Friday, August 23

Sabah needs to invest RM2 bil in its forests – director

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KOTA KINABALU: Climate initiatives based on tropical forest management was initiated in Sabah in 1992 covering 25,000 hectares in Ulu Segama under the Sabah Foundation.

The initiatives are still ongoing, said Sabah Forestry Department director Datuk Sam Manan at the opening of the  international conference on “Forest and Climate Change – Decoding and Realising REDD-plus in the Heart of Borneo (HoB) with specific focus on Sabah” here yesterday.

However, after 20 years hardly any substantial money has come in and this is still an experiment, he said adding that the baseline surveys, analysis and more analysis and paralysis had caused some Sabah scientists the best part of their lives and youth to be lost to 20 years of carbon measuring.

“We heard from prominent world leaders at the United Nations Framework on Climate Change Convention (UNFCC) Conference in Copenhagen in December last year on how important tropical rainforests are.

“We even heard that penny for penny, kroner for kroner, forest restoration in the tropics is the cheapest and quickest way to mitigate against the effects of climate change but where is the money?” he said and stressed that good forest governance needed lots of money.

According to Sam, a developing state like Sabah cannot afford but to ensure that its natural resources including forest lands, return meaningful revenues and in scale to the people of the state.

The State Government with its self imposed conservation measures must ensure that conservation pays and it must also pay substantially.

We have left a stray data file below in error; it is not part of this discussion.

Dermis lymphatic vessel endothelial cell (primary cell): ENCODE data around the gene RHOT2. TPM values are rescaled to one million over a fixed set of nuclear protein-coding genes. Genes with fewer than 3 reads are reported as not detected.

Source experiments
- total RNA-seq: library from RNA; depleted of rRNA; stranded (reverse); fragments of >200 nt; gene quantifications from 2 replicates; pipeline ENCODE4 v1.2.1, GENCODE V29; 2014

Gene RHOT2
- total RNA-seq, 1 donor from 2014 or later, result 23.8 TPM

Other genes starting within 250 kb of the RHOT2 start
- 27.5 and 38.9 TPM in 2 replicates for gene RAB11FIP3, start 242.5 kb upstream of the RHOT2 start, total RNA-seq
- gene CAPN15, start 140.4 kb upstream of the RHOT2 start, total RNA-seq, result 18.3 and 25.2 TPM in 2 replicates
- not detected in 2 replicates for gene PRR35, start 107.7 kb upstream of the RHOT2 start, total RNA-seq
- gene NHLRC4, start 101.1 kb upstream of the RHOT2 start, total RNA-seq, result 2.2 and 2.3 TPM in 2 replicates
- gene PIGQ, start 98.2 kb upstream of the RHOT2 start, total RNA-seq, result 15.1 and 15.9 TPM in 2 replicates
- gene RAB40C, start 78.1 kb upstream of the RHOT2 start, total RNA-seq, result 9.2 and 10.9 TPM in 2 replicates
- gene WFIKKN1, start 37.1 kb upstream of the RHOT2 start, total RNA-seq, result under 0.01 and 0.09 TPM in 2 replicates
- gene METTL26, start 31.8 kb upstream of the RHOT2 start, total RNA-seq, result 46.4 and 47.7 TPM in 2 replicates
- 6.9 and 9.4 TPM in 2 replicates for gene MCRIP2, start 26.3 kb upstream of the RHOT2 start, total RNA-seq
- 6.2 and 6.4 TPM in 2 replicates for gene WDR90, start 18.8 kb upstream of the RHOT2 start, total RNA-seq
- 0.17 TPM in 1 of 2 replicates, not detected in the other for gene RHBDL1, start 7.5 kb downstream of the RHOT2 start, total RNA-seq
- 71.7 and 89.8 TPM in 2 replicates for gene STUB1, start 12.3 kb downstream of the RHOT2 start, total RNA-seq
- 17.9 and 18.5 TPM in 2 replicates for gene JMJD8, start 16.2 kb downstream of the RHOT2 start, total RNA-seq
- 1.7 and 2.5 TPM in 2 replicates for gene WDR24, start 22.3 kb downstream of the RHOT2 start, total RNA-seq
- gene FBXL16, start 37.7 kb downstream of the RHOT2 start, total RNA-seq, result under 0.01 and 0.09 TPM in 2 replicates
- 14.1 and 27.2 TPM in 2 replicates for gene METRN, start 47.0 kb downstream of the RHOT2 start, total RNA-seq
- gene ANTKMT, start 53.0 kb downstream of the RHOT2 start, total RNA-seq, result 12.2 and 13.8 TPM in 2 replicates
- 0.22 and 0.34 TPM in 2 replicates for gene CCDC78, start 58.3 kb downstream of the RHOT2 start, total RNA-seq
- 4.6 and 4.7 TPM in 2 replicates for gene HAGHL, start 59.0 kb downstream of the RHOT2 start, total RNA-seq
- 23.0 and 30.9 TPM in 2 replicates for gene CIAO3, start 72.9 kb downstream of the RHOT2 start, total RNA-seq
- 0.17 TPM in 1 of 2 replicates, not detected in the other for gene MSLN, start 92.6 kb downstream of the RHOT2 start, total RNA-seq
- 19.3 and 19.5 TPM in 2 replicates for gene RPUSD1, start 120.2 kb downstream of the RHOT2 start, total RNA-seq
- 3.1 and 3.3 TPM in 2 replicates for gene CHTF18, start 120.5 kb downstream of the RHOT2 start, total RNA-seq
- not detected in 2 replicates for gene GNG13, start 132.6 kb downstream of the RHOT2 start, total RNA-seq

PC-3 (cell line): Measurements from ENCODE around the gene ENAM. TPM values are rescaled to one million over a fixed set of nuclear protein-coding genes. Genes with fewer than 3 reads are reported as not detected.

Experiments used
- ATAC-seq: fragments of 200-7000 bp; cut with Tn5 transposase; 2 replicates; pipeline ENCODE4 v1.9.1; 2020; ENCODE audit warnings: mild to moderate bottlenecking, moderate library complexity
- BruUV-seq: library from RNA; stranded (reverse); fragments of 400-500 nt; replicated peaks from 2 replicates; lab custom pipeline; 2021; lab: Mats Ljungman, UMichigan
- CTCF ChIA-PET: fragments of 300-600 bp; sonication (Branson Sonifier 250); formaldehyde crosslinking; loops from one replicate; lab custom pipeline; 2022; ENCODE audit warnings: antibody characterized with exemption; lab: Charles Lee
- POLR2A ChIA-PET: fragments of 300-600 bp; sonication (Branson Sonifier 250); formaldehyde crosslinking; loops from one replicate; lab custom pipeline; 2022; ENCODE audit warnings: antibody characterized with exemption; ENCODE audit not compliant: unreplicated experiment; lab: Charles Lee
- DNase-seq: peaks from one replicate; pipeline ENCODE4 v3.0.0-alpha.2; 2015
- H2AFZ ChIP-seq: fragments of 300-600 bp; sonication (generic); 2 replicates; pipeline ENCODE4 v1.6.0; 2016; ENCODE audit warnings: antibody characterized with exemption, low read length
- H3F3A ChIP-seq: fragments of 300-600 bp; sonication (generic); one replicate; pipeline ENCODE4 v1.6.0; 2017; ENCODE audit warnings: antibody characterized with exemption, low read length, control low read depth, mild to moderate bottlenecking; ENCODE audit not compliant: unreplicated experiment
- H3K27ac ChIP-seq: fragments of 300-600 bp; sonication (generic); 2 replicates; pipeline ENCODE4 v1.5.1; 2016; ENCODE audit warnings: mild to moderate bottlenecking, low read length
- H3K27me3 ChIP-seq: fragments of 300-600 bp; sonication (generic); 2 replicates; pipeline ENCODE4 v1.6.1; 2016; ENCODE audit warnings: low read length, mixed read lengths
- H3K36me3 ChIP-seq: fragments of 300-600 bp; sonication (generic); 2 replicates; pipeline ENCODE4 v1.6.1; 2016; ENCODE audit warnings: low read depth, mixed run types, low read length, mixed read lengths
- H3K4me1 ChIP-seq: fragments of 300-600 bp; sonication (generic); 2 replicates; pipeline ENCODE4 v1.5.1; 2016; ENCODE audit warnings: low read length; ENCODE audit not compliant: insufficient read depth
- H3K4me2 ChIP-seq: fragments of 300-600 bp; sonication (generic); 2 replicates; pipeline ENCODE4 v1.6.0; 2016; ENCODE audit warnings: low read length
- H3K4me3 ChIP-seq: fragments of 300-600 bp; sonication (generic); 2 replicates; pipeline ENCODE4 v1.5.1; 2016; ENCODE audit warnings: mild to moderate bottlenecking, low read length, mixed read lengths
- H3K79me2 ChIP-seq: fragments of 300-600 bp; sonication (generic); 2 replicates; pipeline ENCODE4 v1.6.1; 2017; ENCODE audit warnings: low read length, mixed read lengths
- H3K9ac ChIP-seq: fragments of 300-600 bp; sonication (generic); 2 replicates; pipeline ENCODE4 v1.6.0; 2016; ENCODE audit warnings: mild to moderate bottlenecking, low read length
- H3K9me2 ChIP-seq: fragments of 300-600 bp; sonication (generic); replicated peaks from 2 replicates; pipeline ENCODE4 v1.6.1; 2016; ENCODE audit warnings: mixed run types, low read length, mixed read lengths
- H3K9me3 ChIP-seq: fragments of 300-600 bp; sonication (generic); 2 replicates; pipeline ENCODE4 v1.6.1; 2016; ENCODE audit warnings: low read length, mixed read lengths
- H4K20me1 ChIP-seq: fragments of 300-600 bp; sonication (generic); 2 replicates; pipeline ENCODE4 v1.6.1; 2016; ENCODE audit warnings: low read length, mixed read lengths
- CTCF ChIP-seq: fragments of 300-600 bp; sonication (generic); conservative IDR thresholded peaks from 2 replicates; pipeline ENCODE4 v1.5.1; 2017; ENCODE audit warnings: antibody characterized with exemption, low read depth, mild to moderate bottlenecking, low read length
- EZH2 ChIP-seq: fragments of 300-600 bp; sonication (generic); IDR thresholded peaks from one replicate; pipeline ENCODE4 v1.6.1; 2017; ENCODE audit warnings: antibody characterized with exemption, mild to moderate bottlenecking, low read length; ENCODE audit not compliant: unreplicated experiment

“If REDD-plus is one of the answers, so be it but the benefits must be seen within a reasonable time frame, specifically within a set political time frame,” he stressed.

Sam disclosed that Sabah needs to invest about RM2 billion in the next 20 years to get its forests right again which is a huge amount of money for a small state.

So far it has managed to get along with assistance from NGOs such as LEAP, HUTAN, WWF and private companies such as Sime Darby.

But these organisations have limited access to funds and have to service many other projects while rich countries on the contrary are doing very little, he lamented.

“I hope the representatives from the rich countries present today (yesterday) are listening. We need funds in scale in Sabah and you can be assured of good returns, good governance and rainforests for the world to enjoy in perpetuity and healthy carbon sinks,” he said.

Meanwhile at a press conference later, Sam said that he was still skeptical about getting financial assistance but stressed that there was a need to be innovative in their efforts to get funding.

“We will not get any money in the next two days but maybe we will learn something to engage with a company or government or whoever that could help us push this process along,” he stressed.

However, he was of the opinion that Malaysia was at a slightly disadvantaged position because it is considered as relatively rich.

Only the countries that really need help will be given focus in the matter of funding, he added.